How to be a good leader: think like a human cell
As leaders, when we speak, let’s use the word “we” instead of “I”. It’s better to create an inclusive environment, make others feel part of the team. Everyone wants to feel important. A cell accomplishes its mission but also helps its ecosystem to accomplish their missions. Speak in the plural and you will strengthen your bond with everyone.
Kill your ego and seek feedback
“I am the best leader ever and people will naturally follow me” says the ego. Nobody is perfect and there is always something to improve. A huge ego highlights more of a weakness than strength. An effective leader stays humble enough and shows courage when she asks for a feedback. Don’t be afraid of constructive feedbacks. People might be more comfortable sharing what they think anonymously in writing so encourage them to do so. This is even truer in some countries like Japan, South Korea and here in Madagascar.
Our team will trust us more when they see our own vulnerabilities, when they understand that we’re all humans after all.
Understand each other’s goals and reward your team
Some members of your team are motivated by extrinsic or intrinsic motivation. If people desire attention and public rewards, reward them accordingly. Depending on our personality, we might want money, visibility, significance. Some want to grow, to learn more or to boost their CV. For the latter, we can entrust them with more missions or offer a specific training to help them.
There are many ways to reward good work and the achievement of important milestones. We can even celebrate the smallest successes. Understand that rewards depend on people’s intrinsic or extrinsic motivation. By the same token, avoid blaming when they make mistakes, instead, highlight the positive things or use the “sandwich method” (positive note + suggestion for improvement + positive note).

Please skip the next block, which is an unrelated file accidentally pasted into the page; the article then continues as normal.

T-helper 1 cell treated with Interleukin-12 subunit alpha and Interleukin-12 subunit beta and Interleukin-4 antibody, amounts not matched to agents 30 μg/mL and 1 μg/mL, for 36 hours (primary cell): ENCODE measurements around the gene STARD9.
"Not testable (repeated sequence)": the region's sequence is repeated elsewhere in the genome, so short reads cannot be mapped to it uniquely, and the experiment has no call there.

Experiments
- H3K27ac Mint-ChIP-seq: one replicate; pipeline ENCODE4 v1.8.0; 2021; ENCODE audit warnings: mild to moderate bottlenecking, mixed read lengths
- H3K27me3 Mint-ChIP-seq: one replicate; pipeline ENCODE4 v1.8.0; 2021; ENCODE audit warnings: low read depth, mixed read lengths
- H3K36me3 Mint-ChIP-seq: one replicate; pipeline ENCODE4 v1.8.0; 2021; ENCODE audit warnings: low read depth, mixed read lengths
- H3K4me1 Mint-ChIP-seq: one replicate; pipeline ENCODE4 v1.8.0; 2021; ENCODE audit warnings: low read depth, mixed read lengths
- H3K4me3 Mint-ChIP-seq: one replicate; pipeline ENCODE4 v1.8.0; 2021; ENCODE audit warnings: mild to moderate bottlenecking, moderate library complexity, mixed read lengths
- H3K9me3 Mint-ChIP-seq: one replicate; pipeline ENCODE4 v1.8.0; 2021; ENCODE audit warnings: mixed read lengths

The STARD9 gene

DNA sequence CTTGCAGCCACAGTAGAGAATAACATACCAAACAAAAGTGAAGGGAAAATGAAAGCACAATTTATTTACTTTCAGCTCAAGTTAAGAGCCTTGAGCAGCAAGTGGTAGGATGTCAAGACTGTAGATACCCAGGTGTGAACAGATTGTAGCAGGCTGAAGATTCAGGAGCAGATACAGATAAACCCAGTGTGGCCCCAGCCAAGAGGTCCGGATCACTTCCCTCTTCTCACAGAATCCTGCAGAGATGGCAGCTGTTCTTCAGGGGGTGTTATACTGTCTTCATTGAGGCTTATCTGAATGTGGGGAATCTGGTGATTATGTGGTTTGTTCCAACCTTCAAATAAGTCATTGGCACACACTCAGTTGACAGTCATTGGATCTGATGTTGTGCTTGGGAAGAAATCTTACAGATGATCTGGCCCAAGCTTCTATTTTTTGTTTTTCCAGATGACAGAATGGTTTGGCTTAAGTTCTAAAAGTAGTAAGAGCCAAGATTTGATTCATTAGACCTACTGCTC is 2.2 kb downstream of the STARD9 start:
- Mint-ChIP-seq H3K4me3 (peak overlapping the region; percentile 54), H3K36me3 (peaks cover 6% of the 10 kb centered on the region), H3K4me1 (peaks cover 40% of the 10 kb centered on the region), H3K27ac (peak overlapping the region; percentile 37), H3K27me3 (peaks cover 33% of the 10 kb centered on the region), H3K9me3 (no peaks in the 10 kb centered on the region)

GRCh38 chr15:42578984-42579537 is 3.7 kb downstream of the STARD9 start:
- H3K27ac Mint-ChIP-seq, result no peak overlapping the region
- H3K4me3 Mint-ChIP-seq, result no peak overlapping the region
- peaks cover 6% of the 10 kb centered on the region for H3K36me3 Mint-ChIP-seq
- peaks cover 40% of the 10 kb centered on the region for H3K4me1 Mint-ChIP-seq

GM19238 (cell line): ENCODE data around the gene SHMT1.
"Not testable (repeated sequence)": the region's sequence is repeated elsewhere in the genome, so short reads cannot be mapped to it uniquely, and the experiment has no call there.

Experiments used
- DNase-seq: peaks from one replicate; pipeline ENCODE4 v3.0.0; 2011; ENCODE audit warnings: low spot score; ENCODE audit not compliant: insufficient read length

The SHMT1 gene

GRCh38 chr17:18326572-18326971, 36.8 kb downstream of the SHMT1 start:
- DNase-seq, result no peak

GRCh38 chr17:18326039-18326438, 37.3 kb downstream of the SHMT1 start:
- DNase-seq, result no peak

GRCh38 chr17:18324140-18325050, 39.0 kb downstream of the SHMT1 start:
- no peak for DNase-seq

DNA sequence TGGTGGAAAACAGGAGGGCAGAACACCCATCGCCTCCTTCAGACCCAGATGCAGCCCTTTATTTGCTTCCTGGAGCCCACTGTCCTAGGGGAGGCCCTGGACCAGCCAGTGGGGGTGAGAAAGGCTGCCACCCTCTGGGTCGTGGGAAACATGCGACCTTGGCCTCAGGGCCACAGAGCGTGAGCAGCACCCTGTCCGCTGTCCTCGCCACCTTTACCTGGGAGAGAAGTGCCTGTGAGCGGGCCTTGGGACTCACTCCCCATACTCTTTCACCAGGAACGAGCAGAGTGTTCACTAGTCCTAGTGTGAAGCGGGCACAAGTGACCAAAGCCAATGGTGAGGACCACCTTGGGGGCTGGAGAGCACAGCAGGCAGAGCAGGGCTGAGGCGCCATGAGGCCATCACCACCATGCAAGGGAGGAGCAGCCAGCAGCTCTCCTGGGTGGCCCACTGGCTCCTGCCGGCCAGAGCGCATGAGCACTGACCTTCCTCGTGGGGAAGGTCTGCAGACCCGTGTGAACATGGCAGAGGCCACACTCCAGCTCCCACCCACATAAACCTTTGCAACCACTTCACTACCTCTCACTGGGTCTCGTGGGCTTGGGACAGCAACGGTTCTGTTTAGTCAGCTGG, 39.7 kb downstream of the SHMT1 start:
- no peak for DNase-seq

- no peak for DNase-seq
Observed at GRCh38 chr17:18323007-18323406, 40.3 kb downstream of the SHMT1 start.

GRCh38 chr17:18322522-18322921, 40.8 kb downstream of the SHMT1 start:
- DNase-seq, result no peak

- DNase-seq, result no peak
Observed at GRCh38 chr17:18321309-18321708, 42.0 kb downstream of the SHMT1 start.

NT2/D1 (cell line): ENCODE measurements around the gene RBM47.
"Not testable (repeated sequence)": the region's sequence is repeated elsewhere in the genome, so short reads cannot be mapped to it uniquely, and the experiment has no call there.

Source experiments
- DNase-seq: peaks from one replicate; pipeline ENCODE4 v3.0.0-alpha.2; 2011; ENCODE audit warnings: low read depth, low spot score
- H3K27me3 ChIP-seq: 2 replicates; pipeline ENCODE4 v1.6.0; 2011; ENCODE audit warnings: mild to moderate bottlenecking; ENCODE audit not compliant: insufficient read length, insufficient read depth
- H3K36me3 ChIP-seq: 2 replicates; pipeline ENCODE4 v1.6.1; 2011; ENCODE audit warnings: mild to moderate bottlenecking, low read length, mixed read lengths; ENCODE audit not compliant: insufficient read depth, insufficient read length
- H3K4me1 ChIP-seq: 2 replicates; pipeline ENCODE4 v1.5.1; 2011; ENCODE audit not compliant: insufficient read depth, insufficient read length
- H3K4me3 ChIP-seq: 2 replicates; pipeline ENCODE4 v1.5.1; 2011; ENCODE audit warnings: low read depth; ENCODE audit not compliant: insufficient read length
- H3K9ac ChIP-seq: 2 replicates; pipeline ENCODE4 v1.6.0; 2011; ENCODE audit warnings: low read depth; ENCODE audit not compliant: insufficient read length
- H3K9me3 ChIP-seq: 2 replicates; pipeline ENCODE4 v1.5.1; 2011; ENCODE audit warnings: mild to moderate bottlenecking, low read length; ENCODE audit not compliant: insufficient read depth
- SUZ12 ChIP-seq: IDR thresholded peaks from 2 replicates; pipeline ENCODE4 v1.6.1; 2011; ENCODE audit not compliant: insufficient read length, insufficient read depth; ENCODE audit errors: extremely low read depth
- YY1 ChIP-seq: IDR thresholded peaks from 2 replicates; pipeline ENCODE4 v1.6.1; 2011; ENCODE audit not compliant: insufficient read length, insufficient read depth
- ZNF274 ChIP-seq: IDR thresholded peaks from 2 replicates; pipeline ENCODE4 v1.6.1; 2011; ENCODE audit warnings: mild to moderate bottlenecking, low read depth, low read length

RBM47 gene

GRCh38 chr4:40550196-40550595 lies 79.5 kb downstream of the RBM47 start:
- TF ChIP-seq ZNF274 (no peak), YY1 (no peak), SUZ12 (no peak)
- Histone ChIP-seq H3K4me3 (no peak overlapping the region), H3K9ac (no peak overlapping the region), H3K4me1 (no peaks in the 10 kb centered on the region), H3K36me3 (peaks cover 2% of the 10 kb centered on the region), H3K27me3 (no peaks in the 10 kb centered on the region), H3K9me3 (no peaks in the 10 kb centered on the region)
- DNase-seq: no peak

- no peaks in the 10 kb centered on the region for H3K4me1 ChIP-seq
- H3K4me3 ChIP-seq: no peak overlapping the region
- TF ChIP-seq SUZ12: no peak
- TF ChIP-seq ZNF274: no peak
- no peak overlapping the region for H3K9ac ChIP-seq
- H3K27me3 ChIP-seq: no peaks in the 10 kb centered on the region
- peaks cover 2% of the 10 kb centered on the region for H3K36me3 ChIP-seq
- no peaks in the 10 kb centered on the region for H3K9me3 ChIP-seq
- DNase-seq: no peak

How to be a good leader: Delegate
We only have 24 hours and you won’t be able to do everything on your own. A small leader micro-manages everything and thinks he himself can do great work. Good leaders create more leaders. They enable their teams to develop autonomy.
But trust comes prior to delegation. It is the most important element in human relationship. When you delegate, you trust your colleagues. A leader who can’t delegate will never achieve anything great. You need to create that trust and give all the autonomy to your collaborators. As you give them more autonomy, you allow the members to be responsible and accountable. It also helps in their confidence and their leadership.
Being a good leader is a lifelong learning
Growth should be among a leader’s top values. Learning doesn’t only happen in class, it’s everywhere. Being a leader is a process. A leader develops her talents day by day, every day. It starts with a long-term vision and that vision must be emulated in one’s daily actions. Be in love with learning and make the process your life-long partner. John Kennedy F. said: “leadership and learning are indispensable to each other.”